(Justin) I grew up with Phil Collins.

(Steve) I grew up with Anita Baker.

(Justin) That’s why you have so much soul.

When someone finds out you’re in a band, and they want to know what your band is about, what do you tell them?

(Justin) I tell them it’s music with a purpose and a meaning. We don’t take ourselves too seriously. If you get to know us, you’ll know that. But we have serious messages and we want to get things across to maybe open their eyes in a different light. A lot of bands are out there being goofy and that has its place.

(Jesse) A lot of bands are out there for chicks and glory.

(Justin) Oh and we’re not?

(Jesse) A lot of bands today are in it for the drugs, sex, and rock and roll. They just want to be huge. We’re in it for the music. We want to reach people. Nothing better than hearing younger generations putting your music on their iPods. It’s a good feeling and we try to give them a positive message. Try and change the world one little thing at a time.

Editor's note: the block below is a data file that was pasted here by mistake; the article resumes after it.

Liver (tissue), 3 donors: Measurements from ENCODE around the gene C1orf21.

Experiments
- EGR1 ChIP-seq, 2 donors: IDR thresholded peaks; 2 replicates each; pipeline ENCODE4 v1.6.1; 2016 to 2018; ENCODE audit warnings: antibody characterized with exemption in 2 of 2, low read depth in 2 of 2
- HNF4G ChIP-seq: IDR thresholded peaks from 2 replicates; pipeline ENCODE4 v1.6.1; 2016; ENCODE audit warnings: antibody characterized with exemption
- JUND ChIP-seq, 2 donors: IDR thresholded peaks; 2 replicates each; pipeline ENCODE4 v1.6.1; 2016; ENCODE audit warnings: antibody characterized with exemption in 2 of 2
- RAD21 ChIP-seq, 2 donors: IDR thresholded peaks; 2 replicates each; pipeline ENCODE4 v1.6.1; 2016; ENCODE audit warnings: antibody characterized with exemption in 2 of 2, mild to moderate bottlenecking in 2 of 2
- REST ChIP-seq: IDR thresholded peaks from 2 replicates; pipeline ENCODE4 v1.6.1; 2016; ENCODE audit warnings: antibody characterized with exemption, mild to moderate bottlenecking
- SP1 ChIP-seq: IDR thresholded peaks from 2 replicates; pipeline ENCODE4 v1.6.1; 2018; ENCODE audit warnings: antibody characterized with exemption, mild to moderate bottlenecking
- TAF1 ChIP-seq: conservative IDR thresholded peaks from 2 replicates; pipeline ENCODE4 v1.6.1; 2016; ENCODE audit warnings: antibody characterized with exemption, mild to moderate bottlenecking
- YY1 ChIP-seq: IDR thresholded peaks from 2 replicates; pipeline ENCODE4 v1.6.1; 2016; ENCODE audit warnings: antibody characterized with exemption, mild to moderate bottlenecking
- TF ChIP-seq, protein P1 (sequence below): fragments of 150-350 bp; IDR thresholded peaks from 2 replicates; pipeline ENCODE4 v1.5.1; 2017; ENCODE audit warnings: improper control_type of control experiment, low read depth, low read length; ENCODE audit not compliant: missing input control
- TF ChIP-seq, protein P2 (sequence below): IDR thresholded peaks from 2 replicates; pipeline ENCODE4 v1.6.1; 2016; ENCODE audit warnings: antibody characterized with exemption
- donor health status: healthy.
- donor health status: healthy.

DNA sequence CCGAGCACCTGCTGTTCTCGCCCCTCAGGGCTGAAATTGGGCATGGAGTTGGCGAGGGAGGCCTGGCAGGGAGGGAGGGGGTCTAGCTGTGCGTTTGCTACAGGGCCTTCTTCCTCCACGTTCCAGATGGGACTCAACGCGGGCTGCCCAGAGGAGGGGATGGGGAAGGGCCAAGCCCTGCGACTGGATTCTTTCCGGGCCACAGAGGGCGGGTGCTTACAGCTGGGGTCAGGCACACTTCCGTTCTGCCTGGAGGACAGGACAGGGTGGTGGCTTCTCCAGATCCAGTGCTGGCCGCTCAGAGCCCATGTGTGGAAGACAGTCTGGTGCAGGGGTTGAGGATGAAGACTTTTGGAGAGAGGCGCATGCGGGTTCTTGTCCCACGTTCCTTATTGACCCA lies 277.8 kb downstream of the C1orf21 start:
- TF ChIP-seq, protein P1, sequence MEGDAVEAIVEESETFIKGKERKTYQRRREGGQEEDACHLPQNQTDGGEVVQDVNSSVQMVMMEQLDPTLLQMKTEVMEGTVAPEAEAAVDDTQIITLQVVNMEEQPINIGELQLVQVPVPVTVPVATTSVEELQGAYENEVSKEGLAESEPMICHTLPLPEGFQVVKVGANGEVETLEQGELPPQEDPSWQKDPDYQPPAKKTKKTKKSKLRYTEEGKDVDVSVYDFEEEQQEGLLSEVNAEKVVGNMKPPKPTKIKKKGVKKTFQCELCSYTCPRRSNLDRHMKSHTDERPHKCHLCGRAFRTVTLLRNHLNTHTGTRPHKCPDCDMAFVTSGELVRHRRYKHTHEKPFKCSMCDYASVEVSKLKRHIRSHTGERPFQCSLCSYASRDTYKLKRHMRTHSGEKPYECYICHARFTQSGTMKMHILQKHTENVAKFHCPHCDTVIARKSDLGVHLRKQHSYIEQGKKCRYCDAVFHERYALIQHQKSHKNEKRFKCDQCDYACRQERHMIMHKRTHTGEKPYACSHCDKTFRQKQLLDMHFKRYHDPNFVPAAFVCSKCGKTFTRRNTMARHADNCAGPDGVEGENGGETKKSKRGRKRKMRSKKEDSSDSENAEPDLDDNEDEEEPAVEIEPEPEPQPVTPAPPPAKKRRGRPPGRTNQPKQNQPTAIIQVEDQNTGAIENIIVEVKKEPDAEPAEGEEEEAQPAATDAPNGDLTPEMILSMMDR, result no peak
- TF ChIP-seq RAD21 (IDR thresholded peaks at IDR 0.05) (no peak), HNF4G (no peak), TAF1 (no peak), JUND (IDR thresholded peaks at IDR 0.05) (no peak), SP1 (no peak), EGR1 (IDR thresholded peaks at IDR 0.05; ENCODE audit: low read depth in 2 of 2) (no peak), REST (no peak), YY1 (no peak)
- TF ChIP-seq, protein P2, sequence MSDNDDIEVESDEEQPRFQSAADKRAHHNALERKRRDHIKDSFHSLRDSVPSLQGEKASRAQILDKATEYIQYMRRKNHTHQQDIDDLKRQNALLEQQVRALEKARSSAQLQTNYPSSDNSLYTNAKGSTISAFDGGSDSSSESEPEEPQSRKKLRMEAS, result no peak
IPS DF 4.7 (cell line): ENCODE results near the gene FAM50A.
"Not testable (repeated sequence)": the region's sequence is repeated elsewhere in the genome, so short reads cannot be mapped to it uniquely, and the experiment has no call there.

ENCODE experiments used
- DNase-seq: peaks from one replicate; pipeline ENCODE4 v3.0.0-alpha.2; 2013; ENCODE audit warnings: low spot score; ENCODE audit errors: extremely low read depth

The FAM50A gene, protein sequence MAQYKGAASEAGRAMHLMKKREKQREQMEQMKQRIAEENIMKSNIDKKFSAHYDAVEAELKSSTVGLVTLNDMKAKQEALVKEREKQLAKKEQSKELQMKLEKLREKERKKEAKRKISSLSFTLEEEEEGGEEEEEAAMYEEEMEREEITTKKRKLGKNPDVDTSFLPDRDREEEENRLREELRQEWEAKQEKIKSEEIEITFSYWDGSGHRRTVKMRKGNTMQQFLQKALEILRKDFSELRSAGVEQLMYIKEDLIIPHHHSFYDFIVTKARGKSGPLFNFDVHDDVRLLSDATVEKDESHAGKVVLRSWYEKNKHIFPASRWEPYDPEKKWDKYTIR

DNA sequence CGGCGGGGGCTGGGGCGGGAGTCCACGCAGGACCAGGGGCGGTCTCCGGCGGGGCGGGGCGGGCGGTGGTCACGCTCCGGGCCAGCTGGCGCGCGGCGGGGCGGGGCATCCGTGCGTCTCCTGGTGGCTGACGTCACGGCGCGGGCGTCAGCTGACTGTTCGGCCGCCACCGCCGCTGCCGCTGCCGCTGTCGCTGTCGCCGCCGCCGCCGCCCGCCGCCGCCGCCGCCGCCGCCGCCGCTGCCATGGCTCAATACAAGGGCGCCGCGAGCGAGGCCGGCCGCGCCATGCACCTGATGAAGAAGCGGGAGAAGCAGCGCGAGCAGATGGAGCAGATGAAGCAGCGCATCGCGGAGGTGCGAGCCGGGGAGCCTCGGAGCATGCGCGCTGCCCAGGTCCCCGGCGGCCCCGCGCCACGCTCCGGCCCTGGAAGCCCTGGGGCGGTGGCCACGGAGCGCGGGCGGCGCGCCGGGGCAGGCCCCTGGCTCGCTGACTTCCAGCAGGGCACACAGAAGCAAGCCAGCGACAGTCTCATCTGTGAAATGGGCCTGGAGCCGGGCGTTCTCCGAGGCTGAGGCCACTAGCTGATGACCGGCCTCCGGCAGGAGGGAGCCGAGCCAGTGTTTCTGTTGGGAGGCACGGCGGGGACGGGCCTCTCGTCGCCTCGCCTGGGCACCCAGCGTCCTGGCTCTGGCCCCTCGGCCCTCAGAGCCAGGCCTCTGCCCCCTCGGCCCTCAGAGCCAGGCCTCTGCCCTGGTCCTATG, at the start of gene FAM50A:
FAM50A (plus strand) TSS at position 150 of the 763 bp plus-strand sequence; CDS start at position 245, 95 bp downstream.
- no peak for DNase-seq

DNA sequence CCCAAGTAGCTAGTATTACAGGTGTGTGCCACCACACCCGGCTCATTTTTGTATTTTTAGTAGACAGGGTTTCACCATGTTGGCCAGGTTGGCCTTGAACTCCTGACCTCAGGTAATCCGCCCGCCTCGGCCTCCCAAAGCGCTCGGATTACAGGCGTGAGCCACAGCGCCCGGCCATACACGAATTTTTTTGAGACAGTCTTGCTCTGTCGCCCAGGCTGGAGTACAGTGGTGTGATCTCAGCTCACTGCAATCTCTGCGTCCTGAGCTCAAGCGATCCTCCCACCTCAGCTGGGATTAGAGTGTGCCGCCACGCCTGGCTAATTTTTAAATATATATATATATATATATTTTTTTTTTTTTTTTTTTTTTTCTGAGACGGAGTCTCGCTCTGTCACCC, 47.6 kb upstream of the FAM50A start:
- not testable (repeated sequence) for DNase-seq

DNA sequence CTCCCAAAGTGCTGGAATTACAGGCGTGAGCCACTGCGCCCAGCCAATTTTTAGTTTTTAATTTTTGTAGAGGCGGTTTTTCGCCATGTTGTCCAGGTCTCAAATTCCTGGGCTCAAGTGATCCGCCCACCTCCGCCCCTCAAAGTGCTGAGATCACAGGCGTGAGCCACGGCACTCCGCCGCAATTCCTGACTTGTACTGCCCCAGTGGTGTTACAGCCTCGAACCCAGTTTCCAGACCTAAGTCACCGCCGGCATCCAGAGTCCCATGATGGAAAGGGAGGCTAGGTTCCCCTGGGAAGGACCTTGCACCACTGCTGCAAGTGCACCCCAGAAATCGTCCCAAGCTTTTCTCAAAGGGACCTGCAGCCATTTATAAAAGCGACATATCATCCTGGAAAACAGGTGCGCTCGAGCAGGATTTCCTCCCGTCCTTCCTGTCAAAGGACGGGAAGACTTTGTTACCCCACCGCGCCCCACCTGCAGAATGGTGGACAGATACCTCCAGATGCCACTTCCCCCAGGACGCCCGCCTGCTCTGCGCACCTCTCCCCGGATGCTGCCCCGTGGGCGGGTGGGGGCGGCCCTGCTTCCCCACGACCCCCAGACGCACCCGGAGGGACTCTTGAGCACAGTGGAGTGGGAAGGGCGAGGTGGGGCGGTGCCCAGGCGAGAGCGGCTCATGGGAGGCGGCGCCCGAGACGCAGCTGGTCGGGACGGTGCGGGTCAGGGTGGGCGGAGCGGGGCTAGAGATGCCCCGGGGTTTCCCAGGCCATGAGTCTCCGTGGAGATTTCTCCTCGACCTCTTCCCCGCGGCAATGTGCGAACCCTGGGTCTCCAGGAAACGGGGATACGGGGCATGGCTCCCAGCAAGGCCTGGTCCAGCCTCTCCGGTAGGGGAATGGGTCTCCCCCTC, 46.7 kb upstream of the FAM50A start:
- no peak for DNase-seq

(Justin) But keep it fun at the same time.

(Jesse) We’re fun guys, really.

What’s a typical show like?

(Jesse) Insanity.

(Justin) We usually come out with a lot of noise, a lot of energy and a lot of emotion brought forth.

(Jesse) We feel it and I think it really portrays to the crowd. That’s a big thing. Feeling it takes you to a different place. It’s almost like a high.

(Justin) It’s definitely like an out-of-body experience.

No costumes though?

(Jesse) Justin came out in a panda outfit, but that didn’t work.

(Justin) I have that sequined number.

(Jesse) That’s kinda Freddy Mercury.

(Justin) No outfits. There’s no gimmicks. If we had money, we’d do some fireworks and pyrotechnics. That’s for sure.

(Jesse) Oh yeah. We’d be blowing crap up all over the country.

(Justin) Hopefully, we can incorporate a visual show when the money’s there.

(Jesse) Get you a jet-pack.

(Justin) We’ve got someone working on that.

(Jesse) Some zip-lines too.

(Justin) We look all right. We look very good I think.

(Jesse) We’re very good looking.

(Justin) We’re the normal guys. When we go onstage, we don’t all have to look the same wearing a suit. We look good and every one of us has our own style. Bringing that together people realize, “They can rock it and they’re a little bit like us.”

(Jesse) We’re kind of like an omelette. A mixture of really good, tasty stuff.